Multimeters produce a reading, typically in volts, of how strong the current flowing through the electrical component is and whether it is weak enough for you to touch or not. Additionally, readings from a multimeter can give you an idea of what the potential issue you’re dealing with is when troubleshooting.

Only use equipment for its intended purpose

Tools exist to perform a certain function or set of functions. Manufacturers craft tools to be used in specific ways and for specific techniques. Misuse can lead to broken equipment or bodily injury. A screwdriver does not perform particularly well as a makeshift multimeter.

Follow proper procedures

Speaking of techniques, one of the reasons electricians employ certain techniques is to maintain their own safety while getting the job done. Electricians enroll in training programs to learn the job and learn it the right way. Mistakes still happen in any job, and as an entry-level electrician you might take some physical lumps, but pain has a way of helping you not make the same mistake twice.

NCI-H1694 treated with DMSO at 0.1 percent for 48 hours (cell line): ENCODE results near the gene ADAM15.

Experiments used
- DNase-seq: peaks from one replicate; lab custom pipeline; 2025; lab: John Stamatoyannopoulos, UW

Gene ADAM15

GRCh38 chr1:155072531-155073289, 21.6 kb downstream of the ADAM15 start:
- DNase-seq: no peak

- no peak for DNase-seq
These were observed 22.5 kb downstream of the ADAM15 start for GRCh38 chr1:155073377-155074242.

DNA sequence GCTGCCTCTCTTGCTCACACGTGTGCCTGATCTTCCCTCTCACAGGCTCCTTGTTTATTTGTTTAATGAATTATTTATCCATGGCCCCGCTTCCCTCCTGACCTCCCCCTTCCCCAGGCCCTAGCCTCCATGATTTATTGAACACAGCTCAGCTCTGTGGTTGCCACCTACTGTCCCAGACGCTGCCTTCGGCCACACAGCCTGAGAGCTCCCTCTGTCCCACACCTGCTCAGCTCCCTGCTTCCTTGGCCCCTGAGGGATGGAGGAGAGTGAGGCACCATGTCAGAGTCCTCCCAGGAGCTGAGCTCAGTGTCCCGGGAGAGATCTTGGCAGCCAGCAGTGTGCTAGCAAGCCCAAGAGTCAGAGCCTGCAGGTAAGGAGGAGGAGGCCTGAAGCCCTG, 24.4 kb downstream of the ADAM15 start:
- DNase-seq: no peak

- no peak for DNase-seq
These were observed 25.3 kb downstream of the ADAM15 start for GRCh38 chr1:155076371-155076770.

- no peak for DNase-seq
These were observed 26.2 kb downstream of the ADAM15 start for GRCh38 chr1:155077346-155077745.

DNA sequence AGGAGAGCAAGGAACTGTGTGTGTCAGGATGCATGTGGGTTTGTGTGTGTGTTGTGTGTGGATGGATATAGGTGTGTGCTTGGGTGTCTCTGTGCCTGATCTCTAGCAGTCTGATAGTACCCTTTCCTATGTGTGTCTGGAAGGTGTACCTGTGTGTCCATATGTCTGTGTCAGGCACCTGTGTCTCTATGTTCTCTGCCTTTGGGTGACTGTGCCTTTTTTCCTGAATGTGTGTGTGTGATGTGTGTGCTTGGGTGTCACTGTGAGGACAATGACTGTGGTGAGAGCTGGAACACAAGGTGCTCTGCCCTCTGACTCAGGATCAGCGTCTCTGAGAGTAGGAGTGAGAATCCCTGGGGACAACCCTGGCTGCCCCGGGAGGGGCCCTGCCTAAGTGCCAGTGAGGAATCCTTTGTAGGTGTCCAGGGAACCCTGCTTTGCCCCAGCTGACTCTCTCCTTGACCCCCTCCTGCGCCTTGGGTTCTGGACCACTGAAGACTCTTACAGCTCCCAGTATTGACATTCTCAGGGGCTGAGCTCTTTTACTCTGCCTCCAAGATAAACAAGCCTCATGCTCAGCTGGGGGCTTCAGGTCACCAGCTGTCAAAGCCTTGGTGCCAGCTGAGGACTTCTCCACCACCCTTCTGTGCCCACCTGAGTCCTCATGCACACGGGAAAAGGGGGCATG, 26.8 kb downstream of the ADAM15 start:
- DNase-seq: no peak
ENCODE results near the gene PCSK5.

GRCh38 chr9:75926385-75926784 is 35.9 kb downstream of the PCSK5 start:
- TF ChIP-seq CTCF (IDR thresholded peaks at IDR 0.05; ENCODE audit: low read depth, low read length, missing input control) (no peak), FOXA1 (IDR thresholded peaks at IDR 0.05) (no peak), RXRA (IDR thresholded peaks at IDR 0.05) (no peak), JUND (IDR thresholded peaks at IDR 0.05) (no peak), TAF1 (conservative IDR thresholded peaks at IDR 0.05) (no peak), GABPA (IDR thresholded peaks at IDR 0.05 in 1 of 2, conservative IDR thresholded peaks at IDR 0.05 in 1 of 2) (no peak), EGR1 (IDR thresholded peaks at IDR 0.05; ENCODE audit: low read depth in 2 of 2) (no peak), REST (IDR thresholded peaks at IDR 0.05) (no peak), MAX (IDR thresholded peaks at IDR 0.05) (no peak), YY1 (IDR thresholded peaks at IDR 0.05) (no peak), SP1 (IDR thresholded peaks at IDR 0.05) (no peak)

Make sure you’re trained for the job

This final tip builds on the last point. Be confident in your ability to complete the job. If you don’t feel confident enough in your abilities or don’t feel ready to take on a certain task, let your supervisor know and they can help you learn the task in question. An electrician training program can’t prepare you for everything you’ll encounter in real-world experience, but that’s why you’ll receive on-the-job training when you enter the workforce.

These are all ways in which electricians can ensure workplace safety. Has learning about these safety tips piqued your interest in joining the ranks of more than 628,000 electricians in the United States? If so, all you need to do is find a training program that fits your needs.

Plug Yourself into Your New Career